If you can’t beat ’em, eat ’em!
Saturday, Jun 07, 2014 06:00 am
DID YOU KNOW?
• The bright yellow flowers can be used in tea, wine, jelly, pancakes and fritters.
• Before dandelion greens grow too long and become bitter and tough, harvest tender greens for salads, or cook like spinach.
Its sweet, yellow bloom may look innocent, but for many homeowners, the lowly, ubiquitous dandelion is a weed, a nuisance, a pest – and a mighty foe in the quest for a pristine lawn.
“Get rid of my dandelions – that’s our biggest request,” said Edward Ramsden, owner of Enviro Masters Lawn Care in St. Albert, offering traditional and chemical-free weed control, fertilizing and lawn maintenance services across the city. “They could just be seen as flowers, but people want the green, lush grass – no yellow.”
Enviro Masters offers an economical spot-spray chemical treatment of problem dandelion areas, or a mineral-based chemical application. But the environmentally friendly company promotes a greener option for customers – using a non-chemical, pre-emergent corn gluten pellet, applied heavily before the dandelion germinates.
“We try to wean people off chemical weed control, focusing instead on creating and maintaining a healthy lawn with over-seeding, fertilizing and mowing to a higher height of three inches – this all helps crowd out the weeds,” Ramsden said.
In fact, the dandelion – Taraxacum officinale – isn’t a weed at all, though it’s commonly considered to be one. It’s actually a flowering herbaceous plant, found in temperate regions all over the world, and sometimes used as a medicinal herb or in food preparation. The flowers are used to make dandelion wine or tea – even dandelion fritters – and the greens in salads or sautéed like spinach or kale. Boiled dandelion greens drizzled with oil and lemon? Some folks love it, or stirred in to an Italian Wedding-style soup – no kidding.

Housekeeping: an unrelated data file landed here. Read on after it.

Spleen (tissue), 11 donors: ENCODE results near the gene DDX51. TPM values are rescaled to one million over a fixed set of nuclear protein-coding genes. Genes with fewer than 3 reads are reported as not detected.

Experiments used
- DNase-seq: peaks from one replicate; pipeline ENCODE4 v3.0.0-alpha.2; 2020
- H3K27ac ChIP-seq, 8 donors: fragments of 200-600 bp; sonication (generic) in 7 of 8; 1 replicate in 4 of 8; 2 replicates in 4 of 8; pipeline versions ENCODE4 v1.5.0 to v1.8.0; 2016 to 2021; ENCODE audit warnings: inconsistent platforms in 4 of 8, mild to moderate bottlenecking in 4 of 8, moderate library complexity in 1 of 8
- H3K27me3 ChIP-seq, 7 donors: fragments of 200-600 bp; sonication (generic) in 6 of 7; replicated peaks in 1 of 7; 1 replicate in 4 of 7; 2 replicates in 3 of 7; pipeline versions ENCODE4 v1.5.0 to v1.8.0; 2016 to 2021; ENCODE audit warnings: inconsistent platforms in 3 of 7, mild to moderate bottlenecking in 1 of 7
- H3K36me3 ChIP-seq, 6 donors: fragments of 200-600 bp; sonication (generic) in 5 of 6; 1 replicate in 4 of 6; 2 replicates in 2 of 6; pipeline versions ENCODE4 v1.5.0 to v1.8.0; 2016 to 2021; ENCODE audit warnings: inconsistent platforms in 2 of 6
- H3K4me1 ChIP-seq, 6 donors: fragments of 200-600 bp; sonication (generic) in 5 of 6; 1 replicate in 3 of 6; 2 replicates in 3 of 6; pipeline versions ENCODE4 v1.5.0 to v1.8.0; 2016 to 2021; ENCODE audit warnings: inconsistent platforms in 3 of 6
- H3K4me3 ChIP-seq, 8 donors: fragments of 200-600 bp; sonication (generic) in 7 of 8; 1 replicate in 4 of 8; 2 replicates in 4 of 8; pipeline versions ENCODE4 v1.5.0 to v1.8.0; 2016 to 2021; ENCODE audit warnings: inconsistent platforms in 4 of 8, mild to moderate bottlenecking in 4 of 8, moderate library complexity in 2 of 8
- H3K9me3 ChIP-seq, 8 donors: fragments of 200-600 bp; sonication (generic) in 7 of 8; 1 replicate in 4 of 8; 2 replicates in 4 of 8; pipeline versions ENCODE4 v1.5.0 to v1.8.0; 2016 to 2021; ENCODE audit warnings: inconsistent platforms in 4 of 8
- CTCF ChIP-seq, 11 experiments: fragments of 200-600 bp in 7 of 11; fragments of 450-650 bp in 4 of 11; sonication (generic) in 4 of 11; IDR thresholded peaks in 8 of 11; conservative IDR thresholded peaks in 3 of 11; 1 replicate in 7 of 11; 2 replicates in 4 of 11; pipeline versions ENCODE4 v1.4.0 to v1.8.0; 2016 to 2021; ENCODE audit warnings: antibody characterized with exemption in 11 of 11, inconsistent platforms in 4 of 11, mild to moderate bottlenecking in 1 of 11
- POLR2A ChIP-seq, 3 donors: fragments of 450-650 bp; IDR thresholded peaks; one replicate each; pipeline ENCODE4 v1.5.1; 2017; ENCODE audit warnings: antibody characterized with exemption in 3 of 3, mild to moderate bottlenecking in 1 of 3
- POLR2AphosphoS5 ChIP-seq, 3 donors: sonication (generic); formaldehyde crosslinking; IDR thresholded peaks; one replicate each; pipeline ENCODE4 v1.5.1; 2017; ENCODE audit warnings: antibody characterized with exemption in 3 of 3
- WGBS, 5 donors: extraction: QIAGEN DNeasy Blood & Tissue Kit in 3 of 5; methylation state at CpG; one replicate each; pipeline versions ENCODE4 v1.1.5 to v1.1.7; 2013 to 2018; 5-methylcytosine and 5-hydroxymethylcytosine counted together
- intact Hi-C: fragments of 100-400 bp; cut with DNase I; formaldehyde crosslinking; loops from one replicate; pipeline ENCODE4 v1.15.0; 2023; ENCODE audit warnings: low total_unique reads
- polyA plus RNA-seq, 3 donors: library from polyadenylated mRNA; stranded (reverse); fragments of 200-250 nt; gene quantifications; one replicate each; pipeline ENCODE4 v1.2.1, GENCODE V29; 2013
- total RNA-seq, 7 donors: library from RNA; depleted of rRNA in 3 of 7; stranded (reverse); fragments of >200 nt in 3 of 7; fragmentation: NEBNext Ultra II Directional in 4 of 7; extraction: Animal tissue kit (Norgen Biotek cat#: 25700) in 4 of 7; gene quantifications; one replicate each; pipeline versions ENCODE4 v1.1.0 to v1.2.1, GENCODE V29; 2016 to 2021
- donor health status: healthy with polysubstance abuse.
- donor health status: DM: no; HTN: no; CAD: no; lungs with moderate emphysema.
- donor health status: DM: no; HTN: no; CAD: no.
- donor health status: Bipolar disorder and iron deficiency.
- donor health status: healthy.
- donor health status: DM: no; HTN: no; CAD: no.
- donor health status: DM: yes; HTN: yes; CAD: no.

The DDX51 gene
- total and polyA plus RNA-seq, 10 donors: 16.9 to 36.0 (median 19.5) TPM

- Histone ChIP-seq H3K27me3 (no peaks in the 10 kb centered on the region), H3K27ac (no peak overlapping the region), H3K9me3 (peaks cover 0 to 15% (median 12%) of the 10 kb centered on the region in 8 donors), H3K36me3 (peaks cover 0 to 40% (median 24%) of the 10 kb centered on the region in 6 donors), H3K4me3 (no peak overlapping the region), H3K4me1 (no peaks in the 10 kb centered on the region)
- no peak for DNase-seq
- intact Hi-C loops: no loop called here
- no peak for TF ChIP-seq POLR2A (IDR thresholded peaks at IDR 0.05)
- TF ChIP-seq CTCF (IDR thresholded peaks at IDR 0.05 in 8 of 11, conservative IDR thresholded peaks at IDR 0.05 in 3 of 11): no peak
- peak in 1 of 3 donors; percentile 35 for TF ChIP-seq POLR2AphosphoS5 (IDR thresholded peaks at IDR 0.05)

Even the roots are used as a coffee substitute, when baked and ground into powder. Dandelion root is also used as an herbal medicine to improve digestion, and as a mild laxative. The milky latex in the stem has even been used as a mosquito repellent, and folk remedy to treat warts.
If you’re not convinced to pluck dandelion stems and leaves as edibles in your kitchen, or to feed to the pet guinea pig and rabbit, or even to let your little ones make a pretty spring bouquet, then let’s get back to them as an annoying flower, and how to best get rid.
The City of St. Albert doesn’t include dandelions on the list of invasive plants and noxious weeds, which requires different action under the Provincial Weed Control Act and the Agricultural Pest Act. But, the city has developed an Integrated Pest Management (IPM) Plan, which manages weed control and dandelions as part of its efforts. While the focus is on turf health, freeing public spaces of noxious plants like Canada thistle, the team of pesticide applicators also responds to nuisance complaints about dandelions.
Kevin Veenstra, tree and pest team lead with the city’s public works department, said park areas and sports fields – all city owned, public land – are monitored for dandelions and treated to control turf health.
“In your own garden or lawn, you can hand-pull or dig weeds out, which is often the most effective, because you get both the weed and root system. You can also mow over weeds before they go to seed, which helps reduce spread. Sometimes using a professional company for a season, to treat weeds and fertilize, helps restore a lawn. That can provide a healthy start to then control dandelions however you want,” Veenstra said.